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A majority of survey respondents said their company took new action on racial injustice over the last year.
75%: Percentage of American professionals who said their organization enhanced its DEI programming following the racial unrest of 2020
Over the last year, following the deaths of a number of Black Americans at the hands of police, conversations around racial inequality and social justice have exploded, prompting many companies to revisit their diversity, equity and inclusion strategies. From using AI to drive inclusion to bolstering a commitment to transparency, DEI has solidified its spot on the priority list of most HR leaders in recent months. And, according to new research, that work is yielding results.
A new survey from Korn Ferry found that 75% of business professionals who responded said their organization had enhanced its DEI efforts following the racial unrest of 2020. Those programs were relatively well-perceived by respondents: 62% rated them as very or somewhat effective. Twenty-four percent said their companies’ DEI initiatives were somewhat ineffective, and 14% reported them not effective at all. More than half (54%) of survey participants said their respective organization had seen its talent pool diversify in the last year.
What it means for HR leaders
While the numbers were promising, La Tonya Woodson, Korn Ferry senior manager of Diversity, Equity and Inclusion, notes that an authentic commitment to DEI must transcend simple action items like a one-day seminar, quarterly event or annual compliance course.
“DEI has to be the core of the organization’s culture and interwoven through the lens of DEI, and it should be evident both internally and externally,” Woodson says. That includes everything from recruiting, hiring, onboarding and development to marketing, communication, performance management, compensation, benefits and more.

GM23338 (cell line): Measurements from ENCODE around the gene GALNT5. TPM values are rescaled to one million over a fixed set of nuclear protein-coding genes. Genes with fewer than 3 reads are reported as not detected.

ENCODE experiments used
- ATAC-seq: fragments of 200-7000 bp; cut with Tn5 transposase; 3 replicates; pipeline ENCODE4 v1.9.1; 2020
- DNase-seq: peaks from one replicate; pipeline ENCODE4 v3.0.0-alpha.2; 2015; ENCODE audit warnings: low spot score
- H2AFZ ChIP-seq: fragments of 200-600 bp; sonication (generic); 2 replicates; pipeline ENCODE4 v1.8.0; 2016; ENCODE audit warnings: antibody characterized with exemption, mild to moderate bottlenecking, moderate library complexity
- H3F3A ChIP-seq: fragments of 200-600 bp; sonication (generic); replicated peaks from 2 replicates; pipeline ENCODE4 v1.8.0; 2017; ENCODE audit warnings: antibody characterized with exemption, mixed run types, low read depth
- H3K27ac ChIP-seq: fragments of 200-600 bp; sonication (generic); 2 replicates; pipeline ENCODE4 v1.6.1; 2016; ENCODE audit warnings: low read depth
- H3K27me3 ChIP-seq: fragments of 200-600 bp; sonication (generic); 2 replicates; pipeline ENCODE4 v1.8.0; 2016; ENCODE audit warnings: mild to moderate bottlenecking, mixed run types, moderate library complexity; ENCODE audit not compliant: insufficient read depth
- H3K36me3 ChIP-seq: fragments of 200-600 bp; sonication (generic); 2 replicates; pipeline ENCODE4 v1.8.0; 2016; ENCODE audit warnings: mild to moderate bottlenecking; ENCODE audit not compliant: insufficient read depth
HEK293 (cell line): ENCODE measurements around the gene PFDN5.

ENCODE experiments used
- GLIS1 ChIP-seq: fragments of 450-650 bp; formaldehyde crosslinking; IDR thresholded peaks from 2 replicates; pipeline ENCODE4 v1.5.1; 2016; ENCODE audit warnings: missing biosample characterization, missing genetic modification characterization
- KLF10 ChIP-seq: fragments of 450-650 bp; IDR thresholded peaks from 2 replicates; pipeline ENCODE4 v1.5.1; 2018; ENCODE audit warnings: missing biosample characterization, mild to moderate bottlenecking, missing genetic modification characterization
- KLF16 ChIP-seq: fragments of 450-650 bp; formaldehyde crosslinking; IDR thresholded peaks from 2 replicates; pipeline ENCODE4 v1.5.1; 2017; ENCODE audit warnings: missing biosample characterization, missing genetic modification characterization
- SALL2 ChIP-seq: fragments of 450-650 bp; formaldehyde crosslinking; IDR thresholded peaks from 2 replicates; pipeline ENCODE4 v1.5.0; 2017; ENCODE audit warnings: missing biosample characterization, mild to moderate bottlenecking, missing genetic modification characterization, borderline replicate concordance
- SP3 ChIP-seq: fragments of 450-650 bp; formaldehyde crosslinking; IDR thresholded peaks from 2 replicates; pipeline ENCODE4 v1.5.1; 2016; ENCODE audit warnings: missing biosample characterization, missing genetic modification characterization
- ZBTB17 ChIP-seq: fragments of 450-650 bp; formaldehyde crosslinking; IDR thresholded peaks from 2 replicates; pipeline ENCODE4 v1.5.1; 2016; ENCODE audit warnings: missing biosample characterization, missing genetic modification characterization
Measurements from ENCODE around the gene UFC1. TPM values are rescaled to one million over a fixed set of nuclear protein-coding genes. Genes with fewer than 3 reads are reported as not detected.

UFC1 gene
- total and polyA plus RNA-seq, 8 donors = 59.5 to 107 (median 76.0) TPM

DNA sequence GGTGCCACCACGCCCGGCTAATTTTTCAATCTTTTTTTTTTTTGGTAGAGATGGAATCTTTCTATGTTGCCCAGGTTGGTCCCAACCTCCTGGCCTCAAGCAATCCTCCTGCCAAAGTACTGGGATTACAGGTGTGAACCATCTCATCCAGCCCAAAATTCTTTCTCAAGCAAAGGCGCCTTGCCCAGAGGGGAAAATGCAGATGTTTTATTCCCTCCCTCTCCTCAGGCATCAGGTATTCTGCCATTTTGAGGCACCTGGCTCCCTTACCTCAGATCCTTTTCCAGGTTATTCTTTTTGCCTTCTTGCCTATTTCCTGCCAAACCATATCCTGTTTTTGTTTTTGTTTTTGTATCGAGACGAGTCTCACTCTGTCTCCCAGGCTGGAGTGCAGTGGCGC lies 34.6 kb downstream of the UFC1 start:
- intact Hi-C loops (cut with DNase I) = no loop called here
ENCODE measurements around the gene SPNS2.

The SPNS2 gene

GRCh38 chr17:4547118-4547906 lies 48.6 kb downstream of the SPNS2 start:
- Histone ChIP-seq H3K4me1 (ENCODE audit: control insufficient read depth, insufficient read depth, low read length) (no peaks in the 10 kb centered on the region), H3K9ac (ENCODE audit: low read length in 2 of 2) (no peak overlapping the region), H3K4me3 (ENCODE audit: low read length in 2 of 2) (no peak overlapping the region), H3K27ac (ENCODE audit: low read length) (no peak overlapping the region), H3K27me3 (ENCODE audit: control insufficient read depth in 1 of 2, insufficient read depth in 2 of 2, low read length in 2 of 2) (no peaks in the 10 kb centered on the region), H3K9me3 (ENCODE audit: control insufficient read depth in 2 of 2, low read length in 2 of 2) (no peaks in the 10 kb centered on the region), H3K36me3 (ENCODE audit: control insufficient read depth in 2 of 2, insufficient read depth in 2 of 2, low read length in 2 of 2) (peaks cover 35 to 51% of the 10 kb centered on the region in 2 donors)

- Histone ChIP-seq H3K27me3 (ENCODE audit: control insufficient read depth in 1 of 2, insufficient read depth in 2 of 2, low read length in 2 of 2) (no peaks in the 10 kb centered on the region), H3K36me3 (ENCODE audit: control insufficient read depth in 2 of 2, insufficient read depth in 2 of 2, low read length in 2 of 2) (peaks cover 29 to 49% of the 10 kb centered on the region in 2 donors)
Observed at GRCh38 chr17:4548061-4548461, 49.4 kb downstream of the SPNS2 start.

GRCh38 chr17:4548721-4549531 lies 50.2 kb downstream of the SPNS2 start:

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To ensure DEI initiatives are sustainable and effective, DEI needs to be explicitly written into company mission, vision and values. Similarly, strong buy-in from the top of the organization and modeling by business leaders of DEI also communicates that it’s an organizational commitment, not merely a business function. Employee resource groups can also be essential partners for organizations looking to extend the reach of their DEI teams, Woodson adds.
The move to expand beyond traditional “diversity and inclusion” language to include equity is also important for long-term sustainability.
Related: Here is one firm’s solution for driving diversity in tech
“At Korn Ferry, we now refer to our practice as DE&I because equity—meeting people where they are—needs to be addressed. Different demographics have different needs, and what may work for one group doesn’t necessarily work for another group,” she says. “While it’s important to have an overall consistent approach, it’s also important to best understand what each group needs and then find ways to address those needs and eliminate any barriers to opportunities and access.”
“It’s critical,” Woodson adds, “that HR work with company leadership to find meaningful, authentic ways to include DEI into the very core of what the company stands for.”
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Jen Colletta is managing editor at HRE. She earned bachelor’s and master’s degrees in writing from La Salle University in Philadelphia and spent 10 years as a newspaper reporter and editor before joining HRE. She can be reached at [email protected]
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